"She's the female Nicholas Sparks." — Redbook magazine
Following her bestselling debut novel Come Away with Me, Karma Brown returns with an unforgettable story that explores the intricate dynamics of friendship and parenthood
Hannah and Kate became friends in the fifth grade, when Hannah hit a boy for looking up Kate's skirt with a mirror. While they've been close as sisters ever since, Hannah can't help but feel envious of the little family Kate and her husband, David, have created—complete with two perfect little girls.
She and Ben have been trying for years to have a baby, so when they receive the news that she will likely never get pregnant, Hannah's heartbreak is overwhelming. But just as they begin to tentatively explore the other options, it's Kate's turn to do the rescuing. Not only does she offer to be Hannah's surrogate, but Kate is willing to use her own eggs to do so.
Full of renewed hope, excitement and gratitude, these two families embark on an incredible journey toward parenthood…until a devastating tragedy puts everything these women have worked toward at risk of falling apart. Poignant and refreshingly honest, The Choices We Make is a powerful tale of an incredible friendship and the risks we take to make our dreams come true.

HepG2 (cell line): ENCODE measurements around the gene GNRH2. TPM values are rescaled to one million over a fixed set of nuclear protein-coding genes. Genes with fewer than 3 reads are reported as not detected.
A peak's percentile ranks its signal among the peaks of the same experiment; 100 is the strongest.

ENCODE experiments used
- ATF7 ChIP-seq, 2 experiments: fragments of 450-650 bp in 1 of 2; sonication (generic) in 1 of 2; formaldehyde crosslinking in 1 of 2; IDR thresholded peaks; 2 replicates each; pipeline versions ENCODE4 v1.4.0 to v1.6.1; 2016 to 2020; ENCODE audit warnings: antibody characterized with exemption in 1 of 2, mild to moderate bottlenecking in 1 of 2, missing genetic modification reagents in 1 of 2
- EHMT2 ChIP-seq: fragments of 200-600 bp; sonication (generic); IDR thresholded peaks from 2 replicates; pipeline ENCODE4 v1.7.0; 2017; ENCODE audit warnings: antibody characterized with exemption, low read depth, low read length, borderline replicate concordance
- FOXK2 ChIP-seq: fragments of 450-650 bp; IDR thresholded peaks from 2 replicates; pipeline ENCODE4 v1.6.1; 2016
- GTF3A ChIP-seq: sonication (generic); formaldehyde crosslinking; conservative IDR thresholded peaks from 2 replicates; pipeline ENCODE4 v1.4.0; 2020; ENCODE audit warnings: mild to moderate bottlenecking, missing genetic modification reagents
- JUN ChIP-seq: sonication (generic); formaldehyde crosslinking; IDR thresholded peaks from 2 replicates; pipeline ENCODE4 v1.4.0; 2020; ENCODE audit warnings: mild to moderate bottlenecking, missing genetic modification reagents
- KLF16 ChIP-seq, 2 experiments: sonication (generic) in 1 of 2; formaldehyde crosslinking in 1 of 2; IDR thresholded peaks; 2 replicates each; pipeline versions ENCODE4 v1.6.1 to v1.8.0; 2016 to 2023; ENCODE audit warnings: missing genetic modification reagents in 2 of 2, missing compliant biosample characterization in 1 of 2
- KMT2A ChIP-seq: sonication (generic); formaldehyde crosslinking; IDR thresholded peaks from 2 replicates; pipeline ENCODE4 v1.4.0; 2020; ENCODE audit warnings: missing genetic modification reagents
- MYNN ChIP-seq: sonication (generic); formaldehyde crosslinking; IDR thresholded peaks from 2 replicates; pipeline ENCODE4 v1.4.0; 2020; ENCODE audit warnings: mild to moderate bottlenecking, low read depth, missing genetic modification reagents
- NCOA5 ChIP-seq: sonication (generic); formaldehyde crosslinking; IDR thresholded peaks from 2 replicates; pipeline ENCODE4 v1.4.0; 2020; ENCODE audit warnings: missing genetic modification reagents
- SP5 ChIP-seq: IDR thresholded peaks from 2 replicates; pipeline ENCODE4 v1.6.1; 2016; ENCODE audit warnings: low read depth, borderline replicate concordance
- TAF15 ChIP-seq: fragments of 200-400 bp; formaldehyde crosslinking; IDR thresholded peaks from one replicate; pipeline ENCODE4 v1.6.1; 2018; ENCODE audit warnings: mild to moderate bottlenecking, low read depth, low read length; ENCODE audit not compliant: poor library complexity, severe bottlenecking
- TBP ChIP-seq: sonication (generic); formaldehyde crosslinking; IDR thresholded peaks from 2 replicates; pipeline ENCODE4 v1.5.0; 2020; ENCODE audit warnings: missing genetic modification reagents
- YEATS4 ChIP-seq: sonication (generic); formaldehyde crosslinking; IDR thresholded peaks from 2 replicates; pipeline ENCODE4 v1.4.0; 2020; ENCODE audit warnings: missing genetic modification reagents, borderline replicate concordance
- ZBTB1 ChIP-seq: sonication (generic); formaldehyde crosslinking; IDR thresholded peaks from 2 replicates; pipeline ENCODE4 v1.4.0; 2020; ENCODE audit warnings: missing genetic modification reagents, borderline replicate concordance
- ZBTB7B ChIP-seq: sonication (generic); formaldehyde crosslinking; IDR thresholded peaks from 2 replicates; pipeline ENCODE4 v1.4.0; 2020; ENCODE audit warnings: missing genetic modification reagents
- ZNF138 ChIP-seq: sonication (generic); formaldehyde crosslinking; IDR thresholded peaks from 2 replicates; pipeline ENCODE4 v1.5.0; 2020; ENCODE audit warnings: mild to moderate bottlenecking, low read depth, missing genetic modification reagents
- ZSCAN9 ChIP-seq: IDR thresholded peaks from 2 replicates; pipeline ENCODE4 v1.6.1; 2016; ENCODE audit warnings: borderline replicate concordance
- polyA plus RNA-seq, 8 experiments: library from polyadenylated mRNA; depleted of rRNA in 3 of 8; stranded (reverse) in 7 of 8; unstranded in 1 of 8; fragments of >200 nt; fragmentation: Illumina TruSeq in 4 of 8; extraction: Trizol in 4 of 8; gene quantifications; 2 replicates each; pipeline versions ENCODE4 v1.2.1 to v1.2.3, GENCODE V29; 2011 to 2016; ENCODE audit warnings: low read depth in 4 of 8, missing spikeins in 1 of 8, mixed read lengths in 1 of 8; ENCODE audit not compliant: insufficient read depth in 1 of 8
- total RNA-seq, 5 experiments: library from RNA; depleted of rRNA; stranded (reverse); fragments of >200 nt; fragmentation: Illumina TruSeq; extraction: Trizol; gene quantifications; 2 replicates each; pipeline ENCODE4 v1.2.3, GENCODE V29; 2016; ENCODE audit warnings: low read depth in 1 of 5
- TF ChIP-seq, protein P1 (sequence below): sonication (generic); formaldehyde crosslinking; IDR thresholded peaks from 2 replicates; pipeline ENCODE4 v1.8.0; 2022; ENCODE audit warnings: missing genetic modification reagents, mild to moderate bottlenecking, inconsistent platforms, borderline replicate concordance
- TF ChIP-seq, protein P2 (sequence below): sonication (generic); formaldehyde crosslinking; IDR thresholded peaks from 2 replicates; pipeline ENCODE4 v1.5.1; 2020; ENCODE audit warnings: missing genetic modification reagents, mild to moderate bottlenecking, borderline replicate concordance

Brown's second novel (after Come Away With Me) explores the potential complexities of friendship, motherhood, and gestational surrogacy through the lens of an unusual ethical quandary. Hannah has always wanted to be a mother, but after years of trying every procedure possible, she and her husband, Ben, have had no success. Hannah's best friend, Kate, who's spent years serving as a sounding board for Hannah's woes while raising her own family, eventually offers to serve as a surrogate for Hannah and Ben. Despite initial reservations from Kate's husband, David, everyone's thrilled when she successfully becomes pregnant with a baby boy, and Hannah and Ben excitedly begin preparing for his arrival. Then tragedy strikes, and Ben and Hannah find themselves pitted against David as they balance fear and grief against a morass of ethical and medical controversies. Brown captures the pathos of infertility and Hannah's impossible situation, but all four central characters are fairly unmemorable. The resolution may bring about a few sniffles, but stronger characterization and better dialogue would have wrung more from the promising premise.
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The choices we make
Very moving and well-written novel! I couldn't put it down.